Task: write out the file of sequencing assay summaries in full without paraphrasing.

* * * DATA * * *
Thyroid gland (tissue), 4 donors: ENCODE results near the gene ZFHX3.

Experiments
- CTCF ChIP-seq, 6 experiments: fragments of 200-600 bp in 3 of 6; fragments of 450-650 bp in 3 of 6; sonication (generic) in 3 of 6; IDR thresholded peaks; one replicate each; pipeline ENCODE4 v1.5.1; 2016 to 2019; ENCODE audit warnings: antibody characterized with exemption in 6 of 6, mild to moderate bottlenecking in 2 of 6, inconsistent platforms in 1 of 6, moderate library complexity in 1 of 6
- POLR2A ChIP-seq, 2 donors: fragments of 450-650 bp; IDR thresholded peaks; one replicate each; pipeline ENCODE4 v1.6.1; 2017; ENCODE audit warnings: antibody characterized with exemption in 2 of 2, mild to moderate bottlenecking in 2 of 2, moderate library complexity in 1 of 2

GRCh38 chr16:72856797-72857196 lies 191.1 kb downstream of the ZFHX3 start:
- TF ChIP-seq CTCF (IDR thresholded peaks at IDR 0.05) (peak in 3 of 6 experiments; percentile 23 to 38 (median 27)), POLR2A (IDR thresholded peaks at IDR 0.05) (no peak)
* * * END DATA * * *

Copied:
Thyroid gland (tissue), 4 donors: ENCODE results near the gene ZFHX3.

Experiments
- CTCF ChIP-seq, 6 experiments: fragments of 200-600 bp in 3 of 6; fragments of 450-650 bp in 3 of 6; sonication (generic) in 3 of 6; IDR thresholded peaks; one replicate each; pipeline ENCODE4 v1.5.1; 2016 to 2019; ENCODE audit warnings: antibody characterized with exemption in 6 of 6, mild to moderate bottlenecking in 2 of 6, inconsistent platforms in 1 of 6, moderate library complexity in 1 of 6
- POLR2A ChIP-seq, 2 donors: fragments of 450-650 bp; IDR thresholded peaks; one replicate each; pipeline ENCODE4 v1.6.1; 2017; ENCODE audit warnings: antibody characterized with exemption in 2 of 2, mild to moderate bottlenecking in 2 of 2, moderate library complexity in 1 of 2

GRCh38 chr16:72856797-72857196 lies 191.1 kb downstream of the ZFHX3 start:
- TF ChIP-seq CTCF (IDR thresholded peaks at IDR 0.05) (peak in 3 of 6 experiments; percentile 23 to 38 (median 27)), POLR2A (IDR thresholded peaks at IDR 0.05) (no peak)